4. The Statement of retained earnings.

Auditing Before Publishing

Public companies must obtain an auditor's opinion on their financial statements before they publish and send them to shareholders in an Annual Report, or regulatory bodies, or governments. Companies ensure impartiality by engaging independent third-party auditors—hired by the firm, but not working as employees of the audited firm.

The auditor's opinion does not judge the financial position of the reporting firm. Nor does it otherwise interpret economic data. Instead, the "opinion" answers two specific questions:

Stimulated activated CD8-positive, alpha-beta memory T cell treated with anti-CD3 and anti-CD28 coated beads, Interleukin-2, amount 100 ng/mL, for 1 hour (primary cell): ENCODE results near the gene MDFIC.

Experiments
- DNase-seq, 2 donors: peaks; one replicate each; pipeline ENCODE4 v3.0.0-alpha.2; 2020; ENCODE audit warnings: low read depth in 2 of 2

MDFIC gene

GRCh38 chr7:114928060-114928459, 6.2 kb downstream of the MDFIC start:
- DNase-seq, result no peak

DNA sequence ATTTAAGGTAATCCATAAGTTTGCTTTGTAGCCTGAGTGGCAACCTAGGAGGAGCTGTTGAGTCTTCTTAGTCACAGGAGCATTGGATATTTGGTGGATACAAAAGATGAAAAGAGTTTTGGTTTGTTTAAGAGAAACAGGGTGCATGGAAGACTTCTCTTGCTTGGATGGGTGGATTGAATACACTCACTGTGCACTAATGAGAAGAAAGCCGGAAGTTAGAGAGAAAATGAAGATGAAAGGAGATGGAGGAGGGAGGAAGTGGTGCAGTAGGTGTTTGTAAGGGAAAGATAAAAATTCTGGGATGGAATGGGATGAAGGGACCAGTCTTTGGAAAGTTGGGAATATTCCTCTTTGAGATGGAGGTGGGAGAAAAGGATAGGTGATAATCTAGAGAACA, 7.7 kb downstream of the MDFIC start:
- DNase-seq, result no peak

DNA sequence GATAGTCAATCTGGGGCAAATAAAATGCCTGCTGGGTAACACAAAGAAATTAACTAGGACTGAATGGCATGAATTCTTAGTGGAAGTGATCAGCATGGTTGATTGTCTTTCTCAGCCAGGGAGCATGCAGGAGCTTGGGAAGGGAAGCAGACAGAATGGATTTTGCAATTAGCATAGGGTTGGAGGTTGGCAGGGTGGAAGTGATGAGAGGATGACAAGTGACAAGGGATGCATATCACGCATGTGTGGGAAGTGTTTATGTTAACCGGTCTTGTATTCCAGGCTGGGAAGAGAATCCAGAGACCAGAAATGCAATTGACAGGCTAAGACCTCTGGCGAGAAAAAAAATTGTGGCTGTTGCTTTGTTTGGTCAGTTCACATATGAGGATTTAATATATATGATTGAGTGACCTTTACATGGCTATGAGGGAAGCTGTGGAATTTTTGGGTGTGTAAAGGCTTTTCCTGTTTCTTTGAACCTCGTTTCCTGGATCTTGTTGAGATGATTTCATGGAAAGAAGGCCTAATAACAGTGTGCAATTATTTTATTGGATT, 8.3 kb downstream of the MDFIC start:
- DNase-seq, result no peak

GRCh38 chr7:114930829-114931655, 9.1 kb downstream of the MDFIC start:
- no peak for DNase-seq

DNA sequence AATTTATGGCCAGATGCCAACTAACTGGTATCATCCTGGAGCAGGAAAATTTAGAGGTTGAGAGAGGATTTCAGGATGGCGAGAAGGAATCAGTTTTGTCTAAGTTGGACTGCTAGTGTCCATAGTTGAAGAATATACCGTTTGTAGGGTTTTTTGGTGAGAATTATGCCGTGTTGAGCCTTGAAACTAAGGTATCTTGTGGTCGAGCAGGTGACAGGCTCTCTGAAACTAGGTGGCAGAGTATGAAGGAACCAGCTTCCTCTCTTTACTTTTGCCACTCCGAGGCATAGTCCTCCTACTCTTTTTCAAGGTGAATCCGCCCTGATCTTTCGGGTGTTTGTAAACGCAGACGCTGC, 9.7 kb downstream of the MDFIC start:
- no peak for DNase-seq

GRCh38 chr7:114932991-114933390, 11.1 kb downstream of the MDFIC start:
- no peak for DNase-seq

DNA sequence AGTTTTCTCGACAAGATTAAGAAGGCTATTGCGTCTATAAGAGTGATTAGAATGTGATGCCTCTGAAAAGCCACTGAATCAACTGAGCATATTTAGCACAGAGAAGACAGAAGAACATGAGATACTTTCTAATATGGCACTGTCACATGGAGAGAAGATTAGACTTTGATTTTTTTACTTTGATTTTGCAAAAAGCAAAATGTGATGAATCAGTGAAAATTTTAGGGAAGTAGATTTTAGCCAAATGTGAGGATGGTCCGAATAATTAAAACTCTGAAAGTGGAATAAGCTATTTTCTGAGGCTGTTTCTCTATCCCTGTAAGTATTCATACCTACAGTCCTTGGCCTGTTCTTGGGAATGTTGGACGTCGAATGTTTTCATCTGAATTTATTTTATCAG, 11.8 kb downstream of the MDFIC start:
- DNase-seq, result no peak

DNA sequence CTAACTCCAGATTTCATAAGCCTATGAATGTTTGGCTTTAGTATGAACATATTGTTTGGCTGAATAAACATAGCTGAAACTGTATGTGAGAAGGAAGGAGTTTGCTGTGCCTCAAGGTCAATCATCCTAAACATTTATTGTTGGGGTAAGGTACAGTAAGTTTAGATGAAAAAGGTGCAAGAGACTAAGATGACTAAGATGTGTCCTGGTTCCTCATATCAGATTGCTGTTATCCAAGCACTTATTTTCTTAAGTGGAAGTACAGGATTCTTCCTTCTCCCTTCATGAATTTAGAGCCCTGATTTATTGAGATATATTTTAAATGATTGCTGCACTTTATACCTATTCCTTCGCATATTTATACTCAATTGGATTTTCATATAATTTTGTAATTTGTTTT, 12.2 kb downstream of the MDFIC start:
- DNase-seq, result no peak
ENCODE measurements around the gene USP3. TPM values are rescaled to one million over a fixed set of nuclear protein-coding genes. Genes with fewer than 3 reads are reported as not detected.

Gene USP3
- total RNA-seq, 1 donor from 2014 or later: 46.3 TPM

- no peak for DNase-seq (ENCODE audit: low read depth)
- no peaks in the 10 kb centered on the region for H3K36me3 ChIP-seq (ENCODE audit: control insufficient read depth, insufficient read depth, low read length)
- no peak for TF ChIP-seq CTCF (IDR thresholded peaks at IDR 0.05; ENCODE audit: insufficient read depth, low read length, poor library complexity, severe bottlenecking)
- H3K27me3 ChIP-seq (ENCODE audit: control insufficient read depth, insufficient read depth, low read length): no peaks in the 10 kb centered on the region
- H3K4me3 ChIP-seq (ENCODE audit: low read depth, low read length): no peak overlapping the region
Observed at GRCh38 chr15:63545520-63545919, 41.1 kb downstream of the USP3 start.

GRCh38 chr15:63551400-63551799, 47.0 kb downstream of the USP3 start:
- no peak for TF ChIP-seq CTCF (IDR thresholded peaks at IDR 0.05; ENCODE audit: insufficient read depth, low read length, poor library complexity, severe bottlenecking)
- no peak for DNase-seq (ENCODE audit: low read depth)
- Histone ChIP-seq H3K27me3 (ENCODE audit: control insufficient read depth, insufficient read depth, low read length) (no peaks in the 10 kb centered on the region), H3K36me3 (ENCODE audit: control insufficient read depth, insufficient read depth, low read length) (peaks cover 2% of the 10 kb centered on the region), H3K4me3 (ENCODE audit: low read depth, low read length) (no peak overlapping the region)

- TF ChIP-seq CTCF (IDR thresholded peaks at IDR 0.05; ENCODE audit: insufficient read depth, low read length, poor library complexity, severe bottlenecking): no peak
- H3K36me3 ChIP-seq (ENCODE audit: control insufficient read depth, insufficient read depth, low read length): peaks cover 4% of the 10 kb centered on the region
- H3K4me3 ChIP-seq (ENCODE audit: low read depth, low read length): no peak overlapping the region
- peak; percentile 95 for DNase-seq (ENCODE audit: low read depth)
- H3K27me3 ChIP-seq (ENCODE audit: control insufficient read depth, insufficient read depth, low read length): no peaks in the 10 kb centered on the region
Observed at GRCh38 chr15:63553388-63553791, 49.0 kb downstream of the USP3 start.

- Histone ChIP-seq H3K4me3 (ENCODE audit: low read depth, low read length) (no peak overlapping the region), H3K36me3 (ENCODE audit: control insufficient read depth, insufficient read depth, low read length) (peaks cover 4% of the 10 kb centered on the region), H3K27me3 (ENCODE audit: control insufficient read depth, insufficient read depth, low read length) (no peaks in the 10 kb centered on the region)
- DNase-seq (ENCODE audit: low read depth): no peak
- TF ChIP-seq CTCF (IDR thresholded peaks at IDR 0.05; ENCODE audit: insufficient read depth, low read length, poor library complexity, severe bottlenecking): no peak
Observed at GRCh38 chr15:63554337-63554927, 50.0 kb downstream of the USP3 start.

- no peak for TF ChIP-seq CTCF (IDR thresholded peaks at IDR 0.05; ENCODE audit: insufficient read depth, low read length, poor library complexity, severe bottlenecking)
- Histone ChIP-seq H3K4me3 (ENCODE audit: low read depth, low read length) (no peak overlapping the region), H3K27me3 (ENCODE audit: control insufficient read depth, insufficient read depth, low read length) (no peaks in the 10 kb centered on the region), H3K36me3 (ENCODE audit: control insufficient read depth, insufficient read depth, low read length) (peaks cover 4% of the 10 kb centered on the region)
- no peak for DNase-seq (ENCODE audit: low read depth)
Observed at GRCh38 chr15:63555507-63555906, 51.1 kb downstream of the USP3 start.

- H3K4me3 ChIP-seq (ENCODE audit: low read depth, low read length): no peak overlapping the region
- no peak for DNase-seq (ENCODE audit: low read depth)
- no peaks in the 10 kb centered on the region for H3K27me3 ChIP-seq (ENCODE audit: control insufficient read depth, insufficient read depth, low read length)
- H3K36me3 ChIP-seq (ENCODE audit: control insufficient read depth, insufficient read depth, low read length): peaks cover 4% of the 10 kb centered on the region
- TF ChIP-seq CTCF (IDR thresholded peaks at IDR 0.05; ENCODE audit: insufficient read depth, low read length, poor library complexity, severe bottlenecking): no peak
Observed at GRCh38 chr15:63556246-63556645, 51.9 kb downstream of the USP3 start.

1. Do the statements conform to Generally Accepted Accounting Principles (GAAP)?
  2. Do they fairly represent the entity's financial accounts?

Before issuing an opinion, auditors review the firm's accounting practices, financial data sources, and account transaction histories. From this, the best possible audit outcome is an auditor's opinion of Unqualified. This opinion means the auditor fully endorses a "Yes" answer to the above two questions.

Solution Matrix  Ltd® 292 Newbury St Boston MA 02115 USA 
Phone +1.617.849.8478 • Contact Form •  Privacy Policy • About Us • Sitemap
Terms of Service • Refunds • Customer Service • Safety & Security
Copyright © 2004–2024 by Solution Matrix Ltd • All Rights Reserved